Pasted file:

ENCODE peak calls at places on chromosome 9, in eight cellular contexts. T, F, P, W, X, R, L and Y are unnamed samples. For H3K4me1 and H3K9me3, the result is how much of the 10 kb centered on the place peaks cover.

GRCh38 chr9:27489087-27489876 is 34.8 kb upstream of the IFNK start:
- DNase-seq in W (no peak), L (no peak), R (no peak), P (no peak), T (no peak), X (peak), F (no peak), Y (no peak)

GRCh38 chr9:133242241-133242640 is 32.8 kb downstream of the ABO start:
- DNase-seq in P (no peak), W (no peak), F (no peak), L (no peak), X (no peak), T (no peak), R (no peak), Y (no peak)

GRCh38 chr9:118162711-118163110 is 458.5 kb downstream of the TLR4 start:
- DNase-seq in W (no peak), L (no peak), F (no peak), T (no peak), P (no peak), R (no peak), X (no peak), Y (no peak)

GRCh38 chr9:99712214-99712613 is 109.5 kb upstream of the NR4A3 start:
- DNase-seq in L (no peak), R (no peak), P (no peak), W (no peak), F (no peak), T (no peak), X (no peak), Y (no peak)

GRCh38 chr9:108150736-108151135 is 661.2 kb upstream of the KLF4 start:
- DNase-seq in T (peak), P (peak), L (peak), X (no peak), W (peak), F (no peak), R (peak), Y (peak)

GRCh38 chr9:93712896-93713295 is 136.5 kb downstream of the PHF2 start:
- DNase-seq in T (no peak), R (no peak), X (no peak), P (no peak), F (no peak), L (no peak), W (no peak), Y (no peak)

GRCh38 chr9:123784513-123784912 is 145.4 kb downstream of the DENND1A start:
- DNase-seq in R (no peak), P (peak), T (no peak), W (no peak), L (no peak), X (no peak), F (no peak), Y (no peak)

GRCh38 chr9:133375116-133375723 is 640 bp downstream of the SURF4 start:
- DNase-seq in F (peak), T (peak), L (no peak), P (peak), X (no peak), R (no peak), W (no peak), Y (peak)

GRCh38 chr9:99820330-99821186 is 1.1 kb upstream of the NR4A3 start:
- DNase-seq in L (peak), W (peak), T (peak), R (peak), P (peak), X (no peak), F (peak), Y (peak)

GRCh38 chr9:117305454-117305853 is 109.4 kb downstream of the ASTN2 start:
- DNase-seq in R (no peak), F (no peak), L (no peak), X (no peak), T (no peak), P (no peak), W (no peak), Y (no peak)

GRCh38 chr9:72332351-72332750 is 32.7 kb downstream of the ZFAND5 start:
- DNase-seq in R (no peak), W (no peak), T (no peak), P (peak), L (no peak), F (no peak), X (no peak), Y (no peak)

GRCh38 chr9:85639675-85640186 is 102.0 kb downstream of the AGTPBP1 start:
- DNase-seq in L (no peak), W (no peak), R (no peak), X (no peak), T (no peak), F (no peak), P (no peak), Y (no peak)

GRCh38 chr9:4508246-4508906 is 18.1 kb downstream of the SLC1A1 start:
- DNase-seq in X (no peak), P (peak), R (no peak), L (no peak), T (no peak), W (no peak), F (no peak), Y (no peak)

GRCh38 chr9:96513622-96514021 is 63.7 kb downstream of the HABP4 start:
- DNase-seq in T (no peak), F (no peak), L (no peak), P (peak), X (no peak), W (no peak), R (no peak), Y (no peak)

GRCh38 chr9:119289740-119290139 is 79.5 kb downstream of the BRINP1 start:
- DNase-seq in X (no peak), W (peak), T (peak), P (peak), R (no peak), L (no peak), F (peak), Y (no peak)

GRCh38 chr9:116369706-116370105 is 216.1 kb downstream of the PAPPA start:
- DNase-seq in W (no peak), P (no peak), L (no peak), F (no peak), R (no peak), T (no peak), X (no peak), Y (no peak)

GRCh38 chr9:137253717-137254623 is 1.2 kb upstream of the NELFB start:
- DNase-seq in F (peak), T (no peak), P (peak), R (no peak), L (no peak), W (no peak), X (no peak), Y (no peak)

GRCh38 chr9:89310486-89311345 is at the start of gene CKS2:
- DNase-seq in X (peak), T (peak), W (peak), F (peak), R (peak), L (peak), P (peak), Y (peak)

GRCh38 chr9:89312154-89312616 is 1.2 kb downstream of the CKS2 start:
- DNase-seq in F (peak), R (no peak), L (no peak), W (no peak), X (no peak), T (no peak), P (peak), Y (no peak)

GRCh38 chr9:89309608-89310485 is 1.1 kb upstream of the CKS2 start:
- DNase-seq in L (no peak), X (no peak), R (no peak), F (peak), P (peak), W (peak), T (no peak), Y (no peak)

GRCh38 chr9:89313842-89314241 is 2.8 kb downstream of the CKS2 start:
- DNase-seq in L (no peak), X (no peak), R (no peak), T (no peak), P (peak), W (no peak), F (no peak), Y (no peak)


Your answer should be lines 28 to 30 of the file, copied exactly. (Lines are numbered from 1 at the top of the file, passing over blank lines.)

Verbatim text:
GRCh38 chr9:96513622-96514021 is 63.7 kb downstream of the HABP4 start:
- DNase-seq in T (no peak), F (no peak), L (no peak), P (peak), X (no peak), W (no peak), R (no peak), Y (no peak)

GRCh38 chr9:119289740-119290139 is 79.5 kb downstream of the BRINP1 start: